By Kam Sripada, PhD.
Humans are in constant interaction with our environments. New research is shedding light on how our environment shapes our health starting early in life and the developmental origins of health and disease (known as DOHaD).
One area of global concern is the risks on children’s development posed by environmental toxins, such as heavy metals, air pollution, pesticides, and other pollutants.
Humans are in constant interaction with our environments.
Several researchers from NTNU and Norway attended the 2018 International Conference on Fetal Programming and Developmental Toxicity (PPTOX) in Tórshavn, Faroe Islands. The meeting was hosted by Drs. Pál Weihe and Philippe Grandjean, who launched birth cohort studies in the Faroes starting over thirty years ago, to track the health effects of early exposure to toxins.
Faroese people have traditionally eaten a diet rich in seafood, including the meat and blubber of pilot whale (Norwegian: grindhval), which is high on the food chain and a source of the pollutant methylmercury.
At the time of the first study, Faroese mothers often ate pilot whale meat during pregnancy, which would pass through to the developing fetus. Since then, this research has followed thousands of mother-child pairs and found that higher prenatal exposure to methylmercury is associated with worse scores on specific motor, attention, and verbal tests at ages 7 and 14, as well as negative effects on children’s blood pressure and immune health. The conclusions of these studies ultimately led in 2012 to the recommendation that pilot whale no longer be consumed by humans.
For the Faroese, pilot whale has not only been a source of food for centuries, but also an important part of their heritage and culture. The public health campaign in the Faroes to limit pilot whale consumption has therefore not always been easy. Yet Drs. Weihe and Grandjean and their team have already found significantly lower levels of methylmercury and other toxins in children born in the 2000s compared to those born in the 1980s.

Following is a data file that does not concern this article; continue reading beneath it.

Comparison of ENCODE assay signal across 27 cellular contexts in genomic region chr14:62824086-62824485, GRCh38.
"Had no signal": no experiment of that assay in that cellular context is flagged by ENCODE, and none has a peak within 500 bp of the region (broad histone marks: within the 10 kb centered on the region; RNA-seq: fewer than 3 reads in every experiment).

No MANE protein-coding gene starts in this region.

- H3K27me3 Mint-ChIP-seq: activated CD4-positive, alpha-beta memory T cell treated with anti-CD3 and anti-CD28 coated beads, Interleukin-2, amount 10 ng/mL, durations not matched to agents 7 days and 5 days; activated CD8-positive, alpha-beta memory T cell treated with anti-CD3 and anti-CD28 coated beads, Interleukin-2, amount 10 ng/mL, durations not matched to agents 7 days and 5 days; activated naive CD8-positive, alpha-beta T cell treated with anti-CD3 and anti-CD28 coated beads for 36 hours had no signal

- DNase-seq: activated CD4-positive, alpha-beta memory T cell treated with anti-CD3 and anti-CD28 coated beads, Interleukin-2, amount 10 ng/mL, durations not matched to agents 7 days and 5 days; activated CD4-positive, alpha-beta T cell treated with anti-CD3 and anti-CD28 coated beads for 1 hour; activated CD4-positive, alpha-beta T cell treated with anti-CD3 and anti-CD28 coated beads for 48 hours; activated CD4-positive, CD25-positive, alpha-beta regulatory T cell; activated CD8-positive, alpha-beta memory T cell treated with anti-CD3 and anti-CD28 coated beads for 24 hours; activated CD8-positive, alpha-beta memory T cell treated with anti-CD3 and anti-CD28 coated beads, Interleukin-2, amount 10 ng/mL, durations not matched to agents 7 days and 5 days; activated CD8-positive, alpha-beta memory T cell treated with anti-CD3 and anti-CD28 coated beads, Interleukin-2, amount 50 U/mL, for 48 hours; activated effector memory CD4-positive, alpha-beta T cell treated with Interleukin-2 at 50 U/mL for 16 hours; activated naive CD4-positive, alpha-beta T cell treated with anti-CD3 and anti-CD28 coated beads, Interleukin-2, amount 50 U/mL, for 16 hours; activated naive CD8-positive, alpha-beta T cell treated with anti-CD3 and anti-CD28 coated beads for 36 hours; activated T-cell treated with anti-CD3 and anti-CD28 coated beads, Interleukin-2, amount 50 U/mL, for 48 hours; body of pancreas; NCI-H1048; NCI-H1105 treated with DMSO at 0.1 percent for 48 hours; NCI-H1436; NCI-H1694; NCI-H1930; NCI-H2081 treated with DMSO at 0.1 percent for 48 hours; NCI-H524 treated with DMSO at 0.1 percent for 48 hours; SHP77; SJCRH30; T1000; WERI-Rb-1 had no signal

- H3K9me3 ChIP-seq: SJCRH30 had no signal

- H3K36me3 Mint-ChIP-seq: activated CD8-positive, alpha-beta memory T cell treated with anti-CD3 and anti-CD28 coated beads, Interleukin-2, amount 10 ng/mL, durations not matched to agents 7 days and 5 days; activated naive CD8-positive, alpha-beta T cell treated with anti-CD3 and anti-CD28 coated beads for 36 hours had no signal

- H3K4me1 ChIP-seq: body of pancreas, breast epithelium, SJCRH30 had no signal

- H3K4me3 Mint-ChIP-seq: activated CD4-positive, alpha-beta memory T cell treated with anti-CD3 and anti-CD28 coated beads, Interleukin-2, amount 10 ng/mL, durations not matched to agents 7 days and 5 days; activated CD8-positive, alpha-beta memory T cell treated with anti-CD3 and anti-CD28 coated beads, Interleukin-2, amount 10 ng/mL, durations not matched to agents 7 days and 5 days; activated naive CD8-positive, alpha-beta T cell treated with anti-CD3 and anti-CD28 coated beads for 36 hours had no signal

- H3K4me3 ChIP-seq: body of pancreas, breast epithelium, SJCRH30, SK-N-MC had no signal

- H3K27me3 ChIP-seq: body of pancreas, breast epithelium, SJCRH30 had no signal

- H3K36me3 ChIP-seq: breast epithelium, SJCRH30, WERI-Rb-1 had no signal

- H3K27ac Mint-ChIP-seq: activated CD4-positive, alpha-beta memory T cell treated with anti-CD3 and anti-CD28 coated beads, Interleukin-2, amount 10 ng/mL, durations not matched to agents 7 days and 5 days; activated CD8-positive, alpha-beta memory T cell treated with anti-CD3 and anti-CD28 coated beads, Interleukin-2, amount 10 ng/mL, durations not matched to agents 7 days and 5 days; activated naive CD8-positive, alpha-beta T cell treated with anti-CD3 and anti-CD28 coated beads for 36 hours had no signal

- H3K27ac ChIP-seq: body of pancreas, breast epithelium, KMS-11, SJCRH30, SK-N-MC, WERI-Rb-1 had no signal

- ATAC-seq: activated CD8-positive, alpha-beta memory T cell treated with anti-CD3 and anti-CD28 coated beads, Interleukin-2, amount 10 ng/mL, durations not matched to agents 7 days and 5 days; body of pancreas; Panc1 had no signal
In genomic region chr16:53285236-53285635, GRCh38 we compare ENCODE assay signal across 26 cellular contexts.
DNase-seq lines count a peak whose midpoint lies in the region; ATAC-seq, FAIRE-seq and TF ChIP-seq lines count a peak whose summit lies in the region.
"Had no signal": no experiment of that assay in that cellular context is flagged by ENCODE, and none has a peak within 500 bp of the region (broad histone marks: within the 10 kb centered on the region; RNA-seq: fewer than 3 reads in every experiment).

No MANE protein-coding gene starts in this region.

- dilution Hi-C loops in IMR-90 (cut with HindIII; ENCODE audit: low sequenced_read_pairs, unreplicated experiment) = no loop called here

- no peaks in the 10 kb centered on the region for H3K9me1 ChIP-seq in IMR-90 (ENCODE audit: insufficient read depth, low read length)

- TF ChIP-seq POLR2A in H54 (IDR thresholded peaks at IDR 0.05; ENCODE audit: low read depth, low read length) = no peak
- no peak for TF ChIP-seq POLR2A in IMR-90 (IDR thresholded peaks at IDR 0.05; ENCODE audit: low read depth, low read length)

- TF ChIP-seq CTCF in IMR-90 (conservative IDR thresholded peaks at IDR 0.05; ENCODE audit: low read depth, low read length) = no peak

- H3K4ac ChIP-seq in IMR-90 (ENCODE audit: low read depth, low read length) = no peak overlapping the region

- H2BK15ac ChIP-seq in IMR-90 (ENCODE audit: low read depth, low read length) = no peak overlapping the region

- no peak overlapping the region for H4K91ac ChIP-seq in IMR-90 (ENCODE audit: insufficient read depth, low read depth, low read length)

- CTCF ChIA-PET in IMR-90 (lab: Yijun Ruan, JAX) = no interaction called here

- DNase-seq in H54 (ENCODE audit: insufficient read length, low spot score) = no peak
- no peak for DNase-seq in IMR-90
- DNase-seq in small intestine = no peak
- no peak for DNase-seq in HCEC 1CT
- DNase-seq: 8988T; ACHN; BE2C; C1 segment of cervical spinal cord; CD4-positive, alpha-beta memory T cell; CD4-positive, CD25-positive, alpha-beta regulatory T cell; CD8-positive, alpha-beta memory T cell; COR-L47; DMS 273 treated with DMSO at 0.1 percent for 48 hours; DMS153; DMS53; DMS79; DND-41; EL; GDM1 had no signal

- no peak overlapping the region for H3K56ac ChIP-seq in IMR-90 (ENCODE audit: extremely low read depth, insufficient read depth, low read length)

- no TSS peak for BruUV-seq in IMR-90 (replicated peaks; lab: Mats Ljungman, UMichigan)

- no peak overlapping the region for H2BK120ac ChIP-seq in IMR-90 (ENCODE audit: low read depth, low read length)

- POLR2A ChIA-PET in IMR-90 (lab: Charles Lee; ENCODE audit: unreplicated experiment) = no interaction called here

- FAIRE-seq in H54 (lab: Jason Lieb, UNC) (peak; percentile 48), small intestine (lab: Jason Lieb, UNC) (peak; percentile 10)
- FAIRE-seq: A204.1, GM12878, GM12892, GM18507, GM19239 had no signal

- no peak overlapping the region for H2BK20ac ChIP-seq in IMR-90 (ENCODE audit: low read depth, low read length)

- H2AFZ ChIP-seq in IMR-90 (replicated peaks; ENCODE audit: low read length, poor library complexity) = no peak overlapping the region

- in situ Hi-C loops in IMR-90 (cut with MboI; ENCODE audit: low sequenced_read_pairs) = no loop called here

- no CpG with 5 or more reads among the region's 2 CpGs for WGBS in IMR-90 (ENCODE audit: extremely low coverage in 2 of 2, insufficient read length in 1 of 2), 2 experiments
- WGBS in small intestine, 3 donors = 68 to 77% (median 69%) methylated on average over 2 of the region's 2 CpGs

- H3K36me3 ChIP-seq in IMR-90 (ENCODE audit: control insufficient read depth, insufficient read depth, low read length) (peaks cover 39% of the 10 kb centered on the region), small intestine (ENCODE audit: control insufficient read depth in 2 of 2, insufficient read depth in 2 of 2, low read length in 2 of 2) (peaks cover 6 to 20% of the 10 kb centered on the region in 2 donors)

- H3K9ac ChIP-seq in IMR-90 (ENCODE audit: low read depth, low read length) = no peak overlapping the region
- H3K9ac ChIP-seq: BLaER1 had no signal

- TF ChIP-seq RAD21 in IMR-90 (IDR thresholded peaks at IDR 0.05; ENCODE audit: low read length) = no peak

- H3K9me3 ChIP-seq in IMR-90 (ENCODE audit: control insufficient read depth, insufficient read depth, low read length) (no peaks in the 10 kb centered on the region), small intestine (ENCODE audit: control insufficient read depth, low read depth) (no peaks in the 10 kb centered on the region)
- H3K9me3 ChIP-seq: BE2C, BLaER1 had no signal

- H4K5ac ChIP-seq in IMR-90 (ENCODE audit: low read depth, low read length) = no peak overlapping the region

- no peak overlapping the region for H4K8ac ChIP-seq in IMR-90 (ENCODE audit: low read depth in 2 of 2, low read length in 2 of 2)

This group of islands — with a population one quarter that of Trondheim — has had an enormous influence on the field of environmental health. We now better understand the vulnerable window in pregnancy during which environmental toxins can throw development off course, and that some of these effects can be permanent. The Faroes are also a positive example of how science can be translated into public awareness to improve the health of future generations.
The 2016 documentary The Islands and the Whales, by Mike Day, features interviews with Dr. Pál Weihe and participants in the Faroese birth cohort studies.
Dietary recommendations regarding pilot whale meat and blubber in the Faroe Islands. Weihe P, Joensen HD. Int J Circumpolar Health. 2012 Jul 10;71:18594. doi: 10.3402/ijch.v71i0.18594.
The Faroes Statement: human health effects of developmental exposure to chemicals in our environment. Grandjean P, Bellinger D, Bergman A, Cordier S, Davey-Smith G, Eskenazi B, Weihe P, et al. Basic Clin Pharmacol Toxicol. 2008 Feb;102(2):73-5. doi: 10.1111/j.1742-7843.2007.00114.x.
Global Health Day 2018: Global Health Challenges
Are you interested in the topic Health consequences of climate and environmental change? This will be one of the main topics at Global Health Day 2018, organised by NTNU’s Faculty of Medicine and Health Sciences.